Gore flicks, exploitation, blood movies – whatever you want to call them; it all comes down to the same thing and the same particular area. Movies made to make you barf. Something like that at least. Once you’ve entered the dangerous (to your sanity at least) world of extreme cinema for any considerable amount of time, the reasoning behind searching these films out becomes something entirely different. It’s all part of the trip, and I have to assume it’s much the same for most horror movie fans who walk that twisted road of uber gore. For those who don’t pleasure themselves in corpse makeup and drape their bodies in black nylon garbs that is. It started for me with an expansion of the horror genre. Slipping into the more violent oriented films of Italy, leaving behind my past of mainsteam (and not so mainsteam) slasher flicks I grew up with. By the time I was up to this point in my cinematic evolution I was doing more reading up on than actually experiencing when it comes to most of these obscure ‘gems’, if you will. When reading articles on films like Cannibal Holocaust, Salo – The 120 Days of Sodom and The Guinea Pig series, there was actually a time when I swore to myself I would never sink to seeing such depraved works of exploitation… yet, here I am, probably five or six years later and I’ve seen almost every film I at one time promised myself I would never degrade myself into seeing – and now that I haven’t seen, I’m actively seeking out with few exceptions.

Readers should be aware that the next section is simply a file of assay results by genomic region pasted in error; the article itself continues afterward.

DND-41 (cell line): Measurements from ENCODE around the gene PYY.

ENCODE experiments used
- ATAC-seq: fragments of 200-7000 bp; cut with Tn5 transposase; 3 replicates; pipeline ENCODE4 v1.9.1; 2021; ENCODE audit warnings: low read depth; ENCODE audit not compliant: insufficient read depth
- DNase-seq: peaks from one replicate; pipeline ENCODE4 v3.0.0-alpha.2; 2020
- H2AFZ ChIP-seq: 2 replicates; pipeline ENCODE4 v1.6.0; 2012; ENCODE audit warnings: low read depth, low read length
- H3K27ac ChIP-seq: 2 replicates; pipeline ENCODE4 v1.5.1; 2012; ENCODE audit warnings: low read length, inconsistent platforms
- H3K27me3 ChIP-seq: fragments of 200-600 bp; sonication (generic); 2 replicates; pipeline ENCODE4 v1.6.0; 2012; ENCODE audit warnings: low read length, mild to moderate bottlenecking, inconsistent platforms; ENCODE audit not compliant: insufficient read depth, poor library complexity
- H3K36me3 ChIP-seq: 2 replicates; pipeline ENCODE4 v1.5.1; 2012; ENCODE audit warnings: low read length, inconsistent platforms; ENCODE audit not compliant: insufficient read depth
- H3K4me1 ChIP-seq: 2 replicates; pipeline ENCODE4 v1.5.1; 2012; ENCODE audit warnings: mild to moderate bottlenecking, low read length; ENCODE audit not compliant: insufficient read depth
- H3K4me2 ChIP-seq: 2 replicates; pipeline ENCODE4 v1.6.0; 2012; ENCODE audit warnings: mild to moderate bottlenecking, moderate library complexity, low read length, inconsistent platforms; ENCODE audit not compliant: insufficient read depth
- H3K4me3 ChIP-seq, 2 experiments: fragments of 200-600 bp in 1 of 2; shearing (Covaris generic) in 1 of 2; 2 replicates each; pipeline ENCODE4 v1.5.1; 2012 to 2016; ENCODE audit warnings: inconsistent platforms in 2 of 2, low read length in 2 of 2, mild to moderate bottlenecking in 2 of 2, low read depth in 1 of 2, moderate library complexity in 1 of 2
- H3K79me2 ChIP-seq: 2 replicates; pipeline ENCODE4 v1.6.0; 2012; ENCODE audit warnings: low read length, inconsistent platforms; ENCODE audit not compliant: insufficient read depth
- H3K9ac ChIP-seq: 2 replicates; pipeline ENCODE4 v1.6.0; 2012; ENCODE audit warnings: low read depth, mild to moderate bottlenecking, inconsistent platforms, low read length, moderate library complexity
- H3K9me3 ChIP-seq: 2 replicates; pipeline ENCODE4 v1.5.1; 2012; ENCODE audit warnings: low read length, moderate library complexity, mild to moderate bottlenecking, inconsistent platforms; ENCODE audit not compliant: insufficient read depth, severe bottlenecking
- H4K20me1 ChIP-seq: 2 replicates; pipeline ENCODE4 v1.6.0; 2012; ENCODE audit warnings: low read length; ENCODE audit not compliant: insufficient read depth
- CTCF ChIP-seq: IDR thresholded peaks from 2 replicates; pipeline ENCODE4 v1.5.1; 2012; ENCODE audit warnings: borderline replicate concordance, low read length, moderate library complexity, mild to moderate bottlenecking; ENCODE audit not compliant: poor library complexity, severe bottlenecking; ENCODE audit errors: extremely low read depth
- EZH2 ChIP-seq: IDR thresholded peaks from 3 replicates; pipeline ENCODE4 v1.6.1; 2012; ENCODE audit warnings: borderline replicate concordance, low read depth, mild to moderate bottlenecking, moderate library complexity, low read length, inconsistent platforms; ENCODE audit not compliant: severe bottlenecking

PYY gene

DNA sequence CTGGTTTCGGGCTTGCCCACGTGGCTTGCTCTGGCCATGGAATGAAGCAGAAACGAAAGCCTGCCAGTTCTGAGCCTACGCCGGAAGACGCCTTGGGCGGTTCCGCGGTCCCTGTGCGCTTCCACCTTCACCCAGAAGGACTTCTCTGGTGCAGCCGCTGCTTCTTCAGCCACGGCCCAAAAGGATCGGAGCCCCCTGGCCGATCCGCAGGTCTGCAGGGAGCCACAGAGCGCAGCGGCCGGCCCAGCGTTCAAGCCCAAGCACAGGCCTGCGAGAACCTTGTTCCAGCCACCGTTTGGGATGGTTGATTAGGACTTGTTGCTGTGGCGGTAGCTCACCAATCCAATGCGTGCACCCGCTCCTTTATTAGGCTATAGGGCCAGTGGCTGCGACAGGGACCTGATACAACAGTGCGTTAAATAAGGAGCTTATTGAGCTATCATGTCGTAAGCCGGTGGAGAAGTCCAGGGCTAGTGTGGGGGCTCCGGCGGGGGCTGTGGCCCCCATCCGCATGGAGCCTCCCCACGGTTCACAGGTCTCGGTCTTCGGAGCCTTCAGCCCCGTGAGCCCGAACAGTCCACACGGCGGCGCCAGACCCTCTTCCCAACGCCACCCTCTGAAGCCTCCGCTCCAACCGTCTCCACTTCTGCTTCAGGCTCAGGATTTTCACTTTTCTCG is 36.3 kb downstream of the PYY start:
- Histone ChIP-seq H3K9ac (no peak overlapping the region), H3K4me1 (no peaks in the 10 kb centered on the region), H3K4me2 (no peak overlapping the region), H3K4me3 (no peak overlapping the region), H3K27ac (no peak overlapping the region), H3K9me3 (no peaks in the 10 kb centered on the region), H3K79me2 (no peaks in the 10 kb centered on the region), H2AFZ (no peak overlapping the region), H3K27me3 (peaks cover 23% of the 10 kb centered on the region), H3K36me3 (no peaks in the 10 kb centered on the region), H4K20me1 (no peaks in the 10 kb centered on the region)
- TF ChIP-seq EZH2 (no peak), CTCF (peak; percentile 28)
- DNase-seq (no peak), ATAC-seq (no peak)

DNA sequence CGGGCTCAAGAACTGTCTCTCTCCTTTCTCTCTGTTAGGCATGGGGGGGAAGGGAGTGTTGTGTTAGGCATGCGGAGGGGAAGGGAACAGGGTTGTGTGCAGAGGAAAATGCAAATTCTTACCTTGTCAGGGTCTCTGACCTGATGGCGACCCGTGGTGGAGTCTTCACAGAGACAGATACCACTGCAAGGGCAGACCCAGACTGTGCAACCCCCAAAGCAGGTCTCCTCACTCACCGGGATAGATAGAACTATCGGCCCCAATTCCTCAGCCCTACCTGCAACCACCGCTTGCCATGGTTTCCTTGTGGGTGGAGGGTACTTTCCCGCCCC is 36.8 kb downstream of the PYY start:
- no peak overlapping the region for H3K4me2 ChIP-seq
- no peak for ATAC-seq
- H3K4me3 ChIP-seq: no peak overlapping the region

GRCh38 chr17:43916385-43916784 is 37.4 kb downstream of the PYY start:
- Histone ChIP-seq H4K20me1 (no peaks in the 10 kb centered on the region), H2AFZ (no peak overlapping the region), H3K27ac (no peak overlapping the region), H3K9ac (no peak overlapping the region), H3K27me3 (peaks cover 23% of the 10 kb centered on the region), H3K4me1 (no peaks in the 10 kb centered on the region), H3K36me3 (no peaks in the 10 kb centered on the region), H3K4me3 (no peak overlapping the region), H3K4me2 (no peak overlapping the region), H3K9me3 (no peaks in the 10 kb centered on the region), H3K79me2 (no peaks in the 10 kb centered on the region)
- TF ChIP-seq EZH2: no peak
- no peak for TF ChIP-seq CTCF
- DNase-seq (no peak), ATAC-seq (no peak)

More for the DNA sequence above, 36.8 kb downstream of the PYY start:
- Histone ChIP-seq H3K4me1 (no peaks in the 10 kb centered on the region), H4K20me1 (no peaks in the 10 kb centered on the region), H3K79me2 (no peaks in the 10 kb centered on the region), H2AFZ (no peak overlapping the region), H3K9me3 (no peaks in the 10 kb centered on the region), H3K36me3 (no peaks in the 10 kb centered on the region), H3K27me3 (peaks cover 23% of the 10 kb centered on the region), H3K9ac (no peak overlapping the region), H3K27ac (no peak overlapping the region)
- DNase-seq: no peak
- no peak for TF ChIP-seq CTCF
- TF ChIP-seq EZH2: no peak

What exactly defines ‘extreme’ is going to be pretty hard to define, it’s all depending on the groups you hang with. Some consider the works of Lucio Fulci and Dario Argento to be pretty hardcore, while some would probably take a look at Rugerro Deodatto’s Cannibal Holocaust (which if you don’t already know, is a very shocking film) to be nearly tame in comparison to some of the more brutal things to witness out there in this world. These people are most likely the types to seek out real death tapes, such as Traces of Death or Banned From Television – but as a fan of cinema, and a bit of a sissy, I’ve never been the least bit curious about that subgenre of "entertainment." I’ve seen some brutal films in my time; I’ve literally sat through hundreds of horror movies, but the second someone downloads a video of an execution off the net – I’m the first one out the door, usually angry and possibly shouting. Such a concept is probably pretty out there for a lot of people, at least I know I have been ridiculed a time or two in the past for my strict views of fact and fiction. That is what it comes down to, fact and fiction, and I believe after you’ve slowly introduced yourself to cinematic violence and it’s capabilities, the line grows more and more distinct. Some have criticized me in the past, and taken things far more personal than they should have if you ask me, with the claim that my being desensitized to cinematic violence makes me somehow less human or vulnerable to compassion. Granted, I am a bit hard-hearted and probably a bit of a lug, but that probably has more to do with my growing up than the films I have taken in. As I mentioned, real cinematic violence leads me running for the hills. Quite literally. I even quit watching shows like Real TV long ago out of fear of some of the clips they show being a bit too extreme. This is all just personal detail mind you and it works different ways for different people – but I have known many hardcore gorehounds who are as just as fearful of real violence as I am. Does any of this make me a sissy? You bet your bacon it does.